Ieuan, 18, from Bagillt, Flintshire, is running the Virgin Money London Marathon in memory of his best friend, Jordan. He’s taking on the 26.2 miles to raise money for Teenage Cancer Trust who supported Jordan after he was diagnosed with Ewings Sarcoma when he was 18. 

"He was never upset about it and he never let it get to him. He fought as hard as he could – it was an absolute privilege to know him and be his best mate."

Training for the marathon is hard, very hard – especially managing to fit it in whilst studying Sports Coaching and Development at the University of Chester. I’ve always been active, played football and coached but I’ve never done any sort of challenge like this!

I know quite a few people who have ran the marathon before and they say that they’ve taken headphones but they end up taking them off after the first mile because of the crowd, you can’t even hear the music because the supporters are so amazing.

I’m feeling a bit nervous but I’m also really motivated and fired up for it because I’m doing it for my best friend, Jordan, who passed away.

He was my best mate, we played football when we were young and our families are still very close. We went to secondary school together and played on the same football team – I’d always go round to his after matches and we’d have takeaways. We were really, really close.

Jordan was 11 when was diagnosed with HLH (Hemophagocytic Lymphohistiocytosis), which is a blood disease. He needed a high dose of steroids and chemotherapy, but that wasn’t helping to cure it so he had to have a bone marrow transplant. He got that from his sister, they were a 99.9% match - it was crazy.

We then thought that was it, that everything would get back to normal – he seemed better and he was back at school. Then in November 2015 he was diagnosed with Ewing’s Sarcoma, which is a secondary cancer that he developed because of the previous harsh treatments that made his immune system low. He was treated on Teenage Cancer Trust wards at both Alder Hey and Clatter Bridge Hospitals.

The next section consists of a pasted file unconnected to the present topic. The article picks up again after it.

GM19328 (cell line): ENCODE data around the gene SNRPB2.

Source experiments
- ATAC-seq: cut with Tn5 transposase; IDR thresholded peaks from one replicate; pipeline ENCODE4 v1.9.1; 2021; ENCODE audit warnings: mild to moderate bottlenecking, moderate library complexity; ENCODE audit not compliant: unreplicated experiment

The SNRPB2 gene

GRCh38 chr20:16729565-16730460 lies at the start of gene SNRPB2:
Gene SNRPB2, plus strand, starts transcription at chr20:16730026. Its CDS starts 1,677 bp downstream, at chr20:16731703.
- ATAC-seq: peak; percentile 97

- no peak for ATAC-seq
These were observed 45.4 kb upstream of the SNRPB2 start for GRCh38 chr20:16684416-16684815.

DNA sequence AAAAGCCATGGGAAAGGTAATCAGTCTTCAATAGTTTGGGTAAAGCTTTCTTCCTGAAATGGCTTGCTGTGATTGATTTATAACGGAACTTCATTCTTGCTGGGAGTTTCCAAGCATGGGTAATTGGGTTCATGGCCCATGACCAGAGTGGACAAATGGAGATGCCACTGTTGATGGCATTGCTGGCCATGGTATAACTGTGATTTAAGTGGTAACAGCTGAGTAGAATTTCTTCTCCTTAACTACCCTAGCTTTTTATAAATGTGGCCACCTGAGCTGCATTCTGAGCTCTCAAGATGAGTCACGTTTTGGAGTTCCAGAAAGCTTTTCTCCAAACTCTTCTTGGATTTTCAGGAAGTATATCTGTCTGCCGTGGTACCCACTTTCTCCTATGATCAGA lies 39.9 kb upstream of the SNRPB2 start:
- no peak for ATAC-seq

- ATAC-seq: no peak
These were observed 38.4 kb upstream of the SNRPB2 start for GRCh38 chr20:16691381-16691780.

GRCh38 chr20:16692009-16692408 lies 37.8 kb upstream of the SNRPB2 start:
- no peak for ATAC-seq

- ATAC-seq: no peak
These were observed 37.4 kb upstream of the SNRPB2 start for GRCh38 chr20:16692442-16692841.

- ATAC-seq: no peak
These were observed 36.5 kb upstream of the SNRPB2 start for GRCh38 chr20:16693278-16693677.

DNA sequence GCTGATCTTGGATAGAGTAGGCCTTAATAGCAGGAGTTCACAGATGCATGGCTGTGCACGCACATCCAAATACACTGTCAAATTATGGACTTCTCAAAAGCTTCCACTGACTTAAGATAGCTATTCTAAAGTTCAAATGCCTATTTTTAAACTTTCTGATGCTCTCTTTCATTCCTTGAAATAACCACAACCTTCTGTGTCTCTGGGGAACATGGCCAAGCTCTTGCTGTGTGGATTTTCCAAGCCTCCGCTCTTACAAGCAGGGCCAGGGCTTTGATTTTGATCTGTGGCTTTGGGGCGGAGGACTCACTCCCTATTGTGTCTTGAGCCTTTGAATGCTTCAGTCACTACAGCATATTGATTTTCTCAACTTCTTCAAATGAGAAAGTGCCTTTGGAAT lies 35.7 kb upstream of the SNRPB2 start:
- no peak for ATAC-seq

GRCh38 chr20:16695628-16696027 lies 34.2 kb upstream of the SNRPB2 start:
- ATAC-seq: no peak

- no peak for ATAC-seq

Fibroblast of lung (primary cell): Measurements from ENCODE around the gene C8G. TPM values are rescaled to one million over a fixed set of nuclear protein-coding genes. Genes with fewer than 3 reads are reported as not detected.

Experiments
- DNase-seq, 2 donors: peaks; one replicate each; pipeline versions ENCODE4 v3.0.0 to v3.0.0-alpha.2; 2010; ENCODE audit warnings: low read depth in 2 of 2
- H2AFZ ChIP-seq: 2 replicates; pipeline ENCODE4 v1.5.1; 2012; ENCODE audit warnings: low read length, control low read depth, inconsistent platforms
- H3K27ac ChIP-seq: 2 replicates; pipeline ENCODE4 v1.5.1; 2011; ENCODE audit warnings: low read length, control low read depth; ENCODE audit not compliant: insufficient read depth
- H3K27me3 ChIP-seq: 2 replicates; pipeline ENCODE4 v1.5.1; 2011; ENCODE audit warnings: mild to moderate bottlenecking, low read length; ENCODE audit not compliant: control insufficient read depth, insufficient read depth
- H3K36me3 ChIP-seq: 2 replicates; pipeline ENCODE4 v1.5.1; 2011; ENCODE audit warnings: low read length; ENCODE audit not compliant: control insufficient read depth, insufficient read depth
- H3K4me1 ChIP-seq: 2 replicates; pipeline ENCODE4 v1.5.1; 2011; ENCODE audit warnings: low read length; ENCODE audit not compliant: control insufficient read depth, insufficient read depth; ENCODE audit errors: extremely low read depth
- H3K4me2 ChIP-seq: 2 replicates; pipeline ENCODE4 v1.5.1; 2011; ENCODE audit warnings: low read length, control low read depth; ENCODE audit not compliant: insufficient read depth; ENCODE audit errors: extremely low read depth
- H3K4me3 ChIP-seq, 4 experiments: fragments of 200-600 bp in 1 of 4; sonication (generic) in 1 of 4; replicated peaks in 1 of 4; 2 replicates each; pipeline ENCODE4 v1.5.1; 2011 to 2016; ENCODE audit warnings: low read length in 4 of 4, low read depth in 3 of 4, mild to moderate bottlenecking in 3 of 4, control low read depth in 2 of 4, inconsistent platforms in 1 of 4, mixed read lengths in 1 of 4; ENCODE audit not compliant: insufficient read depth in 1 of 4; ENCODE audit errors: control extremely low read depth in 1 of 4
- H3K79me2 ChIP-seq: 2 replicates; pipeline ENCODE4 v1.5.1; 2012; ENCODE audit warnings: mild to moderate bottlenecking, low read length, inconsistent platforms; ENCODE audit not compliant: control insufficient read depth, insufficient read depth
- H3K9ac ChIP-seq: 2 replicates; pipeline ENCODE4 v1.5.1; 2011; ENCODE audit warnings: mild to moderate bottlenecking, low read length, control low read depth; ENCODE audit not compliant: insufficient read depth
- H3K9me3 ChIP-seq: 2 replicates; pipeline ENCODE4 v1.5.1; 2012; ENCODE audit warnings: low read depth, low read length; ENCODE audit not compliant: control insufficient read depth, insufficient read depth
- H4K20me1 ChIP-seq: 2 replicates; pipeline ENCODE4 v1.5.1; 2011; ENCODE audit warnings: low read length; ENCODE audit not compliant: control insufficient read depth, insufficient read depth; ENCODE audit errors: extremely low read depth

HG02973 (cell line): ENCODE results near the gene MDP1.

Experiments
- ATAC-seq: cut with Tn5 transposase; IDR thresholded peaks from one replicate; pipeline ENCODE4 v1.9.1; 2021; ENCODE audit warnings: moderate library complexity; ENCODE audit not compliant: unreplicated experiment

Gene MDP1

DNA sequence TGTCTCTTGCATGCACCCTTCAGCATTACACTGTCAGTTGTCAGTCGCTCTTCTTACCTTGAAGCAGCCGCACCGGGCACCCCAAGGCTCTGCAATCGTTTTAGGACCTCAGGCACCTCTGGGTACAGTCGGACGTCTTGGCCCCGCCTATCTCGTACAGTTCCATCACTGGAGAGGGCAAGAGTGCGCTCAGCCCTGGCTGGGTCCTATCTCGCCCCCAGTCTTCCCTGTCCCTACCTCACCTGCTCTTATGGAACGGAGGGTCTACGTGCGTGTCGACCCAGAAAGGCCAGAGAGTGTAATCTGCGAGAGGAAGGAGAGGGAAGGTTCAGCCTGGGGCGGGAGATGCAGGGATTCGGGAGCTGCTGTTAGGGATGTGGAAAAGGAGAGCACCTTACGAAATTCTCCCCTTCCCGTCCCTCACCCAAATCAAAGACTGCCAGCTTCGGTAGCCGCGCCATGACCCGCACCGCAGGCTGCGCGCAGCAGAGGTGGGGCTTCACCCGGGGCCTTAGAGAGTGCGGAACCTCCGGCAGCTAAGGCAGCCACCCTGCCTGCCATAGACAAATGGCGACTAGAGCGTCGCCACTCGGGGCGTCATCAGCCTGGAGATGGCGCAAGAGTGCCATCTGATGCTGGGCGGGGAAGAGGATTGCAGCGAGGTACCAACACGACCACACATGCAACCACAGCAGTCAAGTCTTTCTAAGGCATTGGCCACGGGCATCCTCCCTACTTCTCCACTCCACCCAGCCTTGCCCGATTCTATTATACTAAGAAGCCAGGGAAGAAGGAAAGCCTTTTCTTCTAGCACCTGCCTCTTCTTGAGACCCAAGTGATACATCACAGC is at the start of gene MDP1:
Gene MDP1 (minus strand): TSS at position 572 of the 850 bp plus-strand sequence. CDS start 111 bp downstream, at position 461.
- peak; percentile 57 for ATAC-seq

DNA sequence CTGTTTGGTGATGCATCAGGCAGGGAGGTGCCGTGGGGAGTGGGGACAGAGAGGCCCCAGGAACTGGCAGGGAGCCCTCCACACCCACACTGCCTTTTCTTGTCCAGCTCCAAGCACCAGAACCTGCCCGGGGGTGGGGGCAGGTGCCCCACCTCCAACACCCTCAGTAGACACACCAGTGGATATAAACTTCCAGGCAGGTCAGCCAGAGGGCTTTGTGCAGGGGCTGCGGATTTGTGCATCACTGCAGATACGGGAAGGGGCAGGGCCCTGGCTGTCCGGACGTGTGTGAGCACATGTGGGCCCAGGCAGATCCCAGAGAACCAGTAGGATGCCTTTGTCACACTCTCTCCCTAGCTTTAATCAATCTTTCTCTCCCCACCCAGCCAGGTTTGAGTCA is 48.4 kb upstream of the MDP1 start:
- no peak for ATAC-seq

He went through chemotherapy and a big operation, and then in July 2016 he had to go to America for Proton Beam Radiotherapy treatment for 3 months. The community really came together to help raise funds for the family. Jordan’s family is quite a big name in the local community now because of what’s happened – the community are so supportive when it comes to Jordan and the family. I never wanted the family to think they were alone throughout this journey - they’ve got so much support it’s ridiculous.

In January 2017 Jordan went for a scan and they all thought it was going smoothly and that he was getting clear of the cancer, so we were all obviously really happy, and thought that “Jord will be back now, he’s already beaten it twice!”. But then the cancer came back in 3 different areas in his body. He started a trial of drugs, but he’d had too much, his immune system was just too weak.

Two days before he died I decided I wanted to do something to raise awareness for Teenage Cancer Trust, because Jordan was a teenager and he had cancer - it felt like the right thing to do. I started the application for the London marathon that day but didn’t have time to finish it. Two days later, on 27th April 2017, I found out my best mate had passed away, and that spurred me on even more to do the marathon. That’s what fired me up, ready for it. I just want to raise money for Jord and for Teenage Cancer Trust as they helped him through his cancer journey.

We’ve set a charity up in his memory called Giddo’s Gift. Giddo’s Gift was set up to keep Jordan’s memory alive and help teenagers in Wales and the North West region of England suffering with cancer. All my funds raised are going to Teenage Cancer Trust and Giddo’s Gift.

Mine and Jordan’s friends and family have said they’ll all be at the finish line cheering the loudest for me, so that’ll keep me going!